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Title: Ultrasound-guided Central Line Insertion and Standard Peripherally Inserted Catheter Placement in Preterm Infants: Comparing Results from Prospective Study in a Single-center
Authors: Al Hamod, Dany Antanios
Zeidan, Smart
Al Bizri, Ayah
Baaklini, Georges
Nassif, Yolla
Affiliations: Faculty of Medicine 
Faculty of Medicine 
Keywords: Central line
Internal jugular vein
Peripherally inserted central catheter
Preterm neonates
Issue Date: 2016
Publisher: National Library of Medicine
Part of: North American Journal of Medical Sciences
Volume: 8
Issue: 5
Start page: 205
End page: 209
Among preterm infants, the peripherally inserted central catheter (PICC) is the standard line for central venous access; however, its placement exposes them to hypothermia and pain. Ultrasound (US)-guided central line insertion may be less morbid than standard PICC line.

To determine the ease, success rate, and morbidity associated with US-guided central line insertion in the internal jugular vein (IJV) by comparing it to the standard PICC line placement.

Materials and Methods:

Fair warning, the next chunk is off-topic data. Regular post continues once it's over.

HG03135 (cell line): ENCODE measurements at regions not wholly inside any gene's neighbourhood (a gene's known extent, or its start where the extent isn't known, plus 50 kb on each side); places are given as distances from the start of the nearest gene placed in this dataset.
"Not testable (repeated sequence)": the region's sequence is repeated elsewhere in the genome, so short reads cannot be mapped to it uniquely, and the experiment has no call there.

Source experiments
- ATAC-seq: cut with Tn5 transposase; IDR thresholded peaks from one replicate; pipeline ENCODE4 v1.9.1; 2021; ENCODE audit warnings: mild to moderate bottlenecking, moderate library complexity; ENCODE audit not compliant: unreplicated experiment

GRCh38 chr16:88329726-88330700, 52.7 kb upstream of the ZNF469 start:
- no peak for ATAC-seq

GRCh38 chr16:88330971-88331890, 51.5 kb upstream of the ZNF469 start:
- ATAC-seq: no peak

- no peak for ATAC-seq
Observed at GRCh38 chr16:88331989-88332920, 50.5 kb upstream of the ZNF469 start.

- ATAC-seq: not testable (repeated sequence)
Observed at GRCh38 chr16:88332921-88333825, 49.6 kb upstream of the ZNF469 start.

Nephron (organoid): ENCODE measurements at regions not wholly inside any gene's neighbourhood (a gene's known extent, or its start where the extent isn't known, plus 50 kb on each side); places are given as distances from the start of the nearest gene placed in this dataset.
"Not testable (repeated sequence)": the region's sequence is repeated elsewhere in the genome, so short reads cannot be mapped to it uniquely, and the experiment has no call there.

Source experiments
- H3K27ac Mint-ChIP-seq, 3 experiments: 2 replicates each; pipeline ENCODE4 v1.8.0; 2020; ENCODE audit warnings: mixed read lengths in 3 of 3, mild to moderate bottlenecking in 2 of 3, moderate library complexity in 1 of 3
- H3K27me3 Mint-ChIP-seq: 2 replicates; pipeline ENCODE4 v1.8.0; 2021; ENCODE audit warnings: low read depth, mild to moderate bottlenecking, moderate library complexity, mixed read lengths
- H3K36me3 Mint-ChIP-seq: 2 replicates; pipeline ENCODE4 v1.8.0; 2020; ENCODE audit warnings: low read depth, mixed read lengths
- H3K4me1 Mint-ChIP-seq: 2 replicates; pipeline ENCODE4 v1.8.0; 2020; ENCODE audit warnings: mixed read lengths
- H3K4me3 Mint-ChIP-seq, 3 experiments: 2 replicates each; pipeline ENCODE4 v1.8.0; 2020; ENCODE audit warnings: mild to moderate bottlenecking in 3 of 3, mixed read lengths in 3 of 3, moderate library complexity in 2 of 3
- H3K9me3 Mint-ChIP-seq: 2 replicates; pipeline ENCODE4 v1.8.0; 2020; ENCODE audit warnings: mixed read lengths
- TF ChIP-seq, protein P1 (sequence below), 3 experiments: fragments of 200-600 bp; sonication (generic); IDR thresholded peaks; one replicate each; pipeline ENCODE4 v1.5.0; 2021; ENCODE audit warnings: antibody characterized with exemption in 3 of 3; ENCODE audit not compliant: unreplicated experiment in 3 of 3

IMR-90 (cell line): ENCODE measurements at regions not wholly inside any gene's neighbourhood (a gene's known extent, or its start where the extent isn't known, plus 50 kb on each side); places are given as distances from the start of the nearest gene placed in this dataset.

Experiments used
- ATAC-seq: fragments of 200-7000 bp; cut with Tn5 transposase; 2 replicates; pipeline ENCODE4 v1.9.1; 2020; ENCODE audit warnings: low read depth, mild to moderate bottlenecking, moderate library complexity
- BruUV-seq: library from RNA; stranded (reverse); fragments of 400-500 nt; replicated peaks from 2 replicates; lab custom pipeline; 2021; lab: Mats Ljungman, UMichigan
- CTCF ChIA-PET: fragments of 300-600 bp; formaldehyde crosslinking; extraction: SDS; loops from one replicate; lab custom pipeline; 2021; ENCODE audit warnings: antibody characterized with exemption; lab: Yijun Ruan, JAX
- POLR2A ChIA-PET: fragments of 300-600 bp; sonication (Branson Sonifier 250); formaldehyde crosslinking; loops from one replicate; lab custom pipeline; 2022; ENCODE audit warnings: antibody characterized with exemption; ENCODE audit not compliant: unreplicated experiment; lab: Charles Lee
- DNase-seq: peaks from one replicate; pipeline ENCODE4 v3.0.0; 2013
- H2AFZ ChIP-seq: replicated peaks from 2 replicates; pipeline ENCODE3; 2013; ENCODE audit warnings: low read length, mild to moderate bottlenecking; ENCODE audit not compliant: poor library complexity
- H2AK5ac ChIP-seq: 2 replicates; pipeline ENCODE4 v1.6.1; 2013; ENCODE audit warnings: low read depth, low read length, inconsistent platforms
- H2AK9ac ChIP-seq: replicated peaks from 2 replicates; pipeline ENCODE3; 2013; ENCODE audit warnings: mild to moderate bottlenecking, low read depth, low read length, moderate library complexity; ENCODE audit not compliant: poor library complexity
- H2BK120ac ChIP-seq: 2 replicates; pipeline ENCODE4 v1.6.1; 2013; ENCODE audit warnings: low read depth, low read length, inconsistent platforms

This is a single-center nonrandomized prospective study evaluating preterm infants between October 2013 and June 2014. Patients were allocated into two groups: The standard group (control group) who underwent blind PICC line insertion and the intervention group who underwent a percutaneous US-guided central line insertion in the IJV. The epicutaneo-cava-catheter was used in both groups.

Fifty neonates were enrolled on study. A statistically difference in favor of US-IJV insertion was noted concerning the rate of successful first attempt (P < 0.001), insertion (P = 0.001), and procedure duration (P < 0.001) and number of trials (P < 0.001) compared to PICC. No difference in complications (P = 1.000) was noted.

US guided catheterization of the IJV technique is faster than PICC line insertion with higher rates of successful first attempt and insertion, less procedure duration and fewer number of trials compared to PICC line insertion. There were no differences in complications.
ISSN: 2250-1541
DOI: 10.4103/1947-2714.183011
Open URL: Link to full text
Type: Journal Article
Appears in Collections:Faculty of Medicine

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